And although she admits that surviving in a male dominated environment has not been an easy ride, she beams with hope that her dreams are just gathering momentum.
“Don’t despise humble beginnings. Had I not accepted the job of fetching water for construction sites, I could not have been where I am today. Yet I am still working on my dream and I hope to grow my construction company into a national outfit.”
Our 30 minute interview came to an end and I had to leave her to catchup with the rest of the team. Her phone was constantly beeping and I knew that I was already “eating” into her precious time.
But even as I made my way back to the office, her story kept reminding me of just how important it is to be adaptive and full of hope.
It really doesn’t matter how big the hurdles life places on your way are, as long as you are willing to keep trying, there’s absolutely no situation that’s insurmountable.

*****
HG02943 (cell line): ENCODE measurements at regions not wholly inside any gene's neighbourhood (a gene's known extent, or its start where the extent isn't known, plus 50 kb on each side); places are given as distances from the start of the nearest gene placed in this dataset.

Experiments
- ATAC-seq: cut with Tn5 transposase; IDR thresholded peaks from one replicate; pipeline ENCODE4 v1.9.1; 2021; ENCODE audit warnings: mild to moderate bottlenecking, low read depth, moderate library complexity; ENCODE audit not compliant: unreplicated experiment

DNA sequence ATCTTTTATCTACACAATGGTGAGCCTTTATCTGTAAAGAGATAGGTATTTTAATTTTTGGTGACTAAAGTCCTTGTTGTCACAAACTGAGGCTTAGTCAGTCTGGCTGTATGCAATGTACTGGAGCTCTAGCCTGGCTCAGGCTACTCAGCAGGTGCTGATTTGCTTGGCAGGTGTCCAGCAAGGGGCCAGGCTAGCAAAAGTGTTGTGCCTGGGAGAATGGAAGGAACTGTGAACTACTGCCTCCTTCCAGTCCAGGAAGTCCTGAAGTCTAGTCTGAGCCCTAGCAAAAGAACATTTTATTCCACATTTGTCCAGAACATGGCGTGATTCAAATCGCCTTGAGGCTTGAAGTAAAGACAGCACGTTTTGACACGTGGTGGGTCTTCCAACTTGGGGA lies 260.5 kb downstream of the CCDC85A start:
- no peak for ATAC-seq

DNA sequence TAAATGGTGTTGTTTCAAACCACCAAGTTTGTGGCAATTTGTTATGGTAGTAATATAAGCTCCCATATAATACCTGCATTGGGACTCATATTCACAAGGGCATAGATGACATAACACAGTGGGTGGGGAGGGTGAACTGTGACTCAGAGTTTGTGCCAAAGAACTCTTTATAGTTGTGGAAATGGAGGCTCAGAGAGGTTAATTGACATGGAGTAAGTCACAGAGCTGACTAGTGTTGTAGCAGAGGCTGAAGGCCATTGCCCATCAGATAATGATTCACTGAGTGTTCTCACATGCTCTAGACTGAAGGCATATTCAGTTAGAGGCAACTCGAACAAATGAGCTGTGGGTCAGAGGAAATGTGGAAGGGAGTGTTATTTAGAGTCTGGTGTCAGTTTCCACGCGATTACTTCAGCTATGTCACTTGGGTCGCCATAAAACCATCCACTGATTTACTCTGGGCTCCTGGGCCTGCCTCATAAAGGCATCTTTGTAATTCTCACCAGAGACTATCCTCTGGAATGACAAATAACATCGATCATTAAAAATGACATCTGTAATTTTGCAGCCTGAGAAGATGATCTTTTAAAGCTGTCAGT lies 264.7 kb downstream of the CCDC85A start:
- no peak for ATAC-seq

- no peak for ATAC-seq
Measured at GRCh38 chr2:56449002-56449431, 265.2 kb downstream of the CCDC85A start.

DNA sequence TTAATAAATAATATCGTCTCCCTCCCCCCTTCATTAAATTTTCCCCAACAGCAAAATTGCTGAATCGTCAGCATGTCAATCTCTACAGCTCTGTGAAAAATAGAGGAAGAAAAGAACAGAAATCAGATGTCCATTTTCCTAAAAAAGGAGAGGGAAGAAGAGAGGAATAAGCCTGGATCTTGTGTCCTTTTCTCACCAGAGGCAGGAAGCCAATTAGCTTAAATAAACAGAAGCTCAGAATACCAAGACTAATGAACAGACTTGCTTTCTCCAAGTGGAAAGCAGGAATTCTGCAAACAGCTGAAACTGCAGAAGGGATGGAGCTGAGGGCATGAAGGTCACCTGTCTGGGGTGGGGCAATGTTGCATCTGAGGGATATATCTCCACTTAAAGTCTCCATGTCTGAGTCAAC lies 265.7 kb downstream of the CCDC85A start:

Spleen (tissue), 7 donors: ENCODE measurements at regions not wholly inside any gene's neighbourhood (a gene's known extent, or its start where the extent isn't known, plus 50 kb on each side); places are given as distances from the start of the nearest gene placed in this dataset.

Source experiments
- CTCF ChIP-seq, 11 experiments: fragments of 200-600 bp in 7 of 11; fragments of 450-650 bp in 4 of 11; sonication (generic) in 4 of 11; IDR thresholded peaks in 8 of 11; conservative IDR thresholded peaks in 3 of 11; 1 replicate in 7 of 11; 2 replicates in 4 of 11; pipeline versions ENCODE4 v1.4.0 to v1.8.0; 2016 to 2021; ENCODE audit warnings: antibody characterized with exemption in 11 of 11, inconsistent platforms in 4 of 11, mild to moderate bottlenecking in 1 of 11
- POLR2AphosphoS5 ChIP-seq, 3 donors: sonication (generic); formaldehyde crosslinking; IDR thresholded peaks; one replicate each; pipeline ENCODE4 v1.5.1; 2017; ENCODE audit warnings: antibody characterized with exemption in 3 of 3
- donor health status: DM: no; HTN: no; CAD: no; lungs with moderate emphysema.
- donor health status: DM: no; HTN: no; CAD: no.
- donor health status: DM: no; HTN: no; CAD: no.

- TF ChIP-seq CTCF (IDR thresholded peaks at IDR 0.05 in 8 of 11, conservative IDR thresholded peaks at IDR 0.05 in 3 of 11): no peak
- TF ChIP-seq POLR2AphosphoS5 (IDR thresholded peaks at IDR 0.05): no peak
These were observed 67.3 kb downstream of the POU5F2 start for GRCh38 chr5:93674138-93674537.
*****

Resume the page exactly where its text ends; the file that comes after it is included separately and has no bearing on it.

Doing business with the government or making the government your client could mean lots of advantages to your business.
Most crucial is the assurance that your customer will never go bankrupt or even become insolvent.
And while you might want to argue that getting a tender when you are a “small person” who lucks connections is similar to going out on a futile fishing mission on the banks of polluted Nairobi River; there are indeed opportunities available for those who are patient enough and willing to learn from experts.
Tenderpreneurship is one of the fastest ways to make money in Kenya – and if growth is what you are looking for, then this is an area worth exploring and this training will be of great help to you.
Business Man & Mentor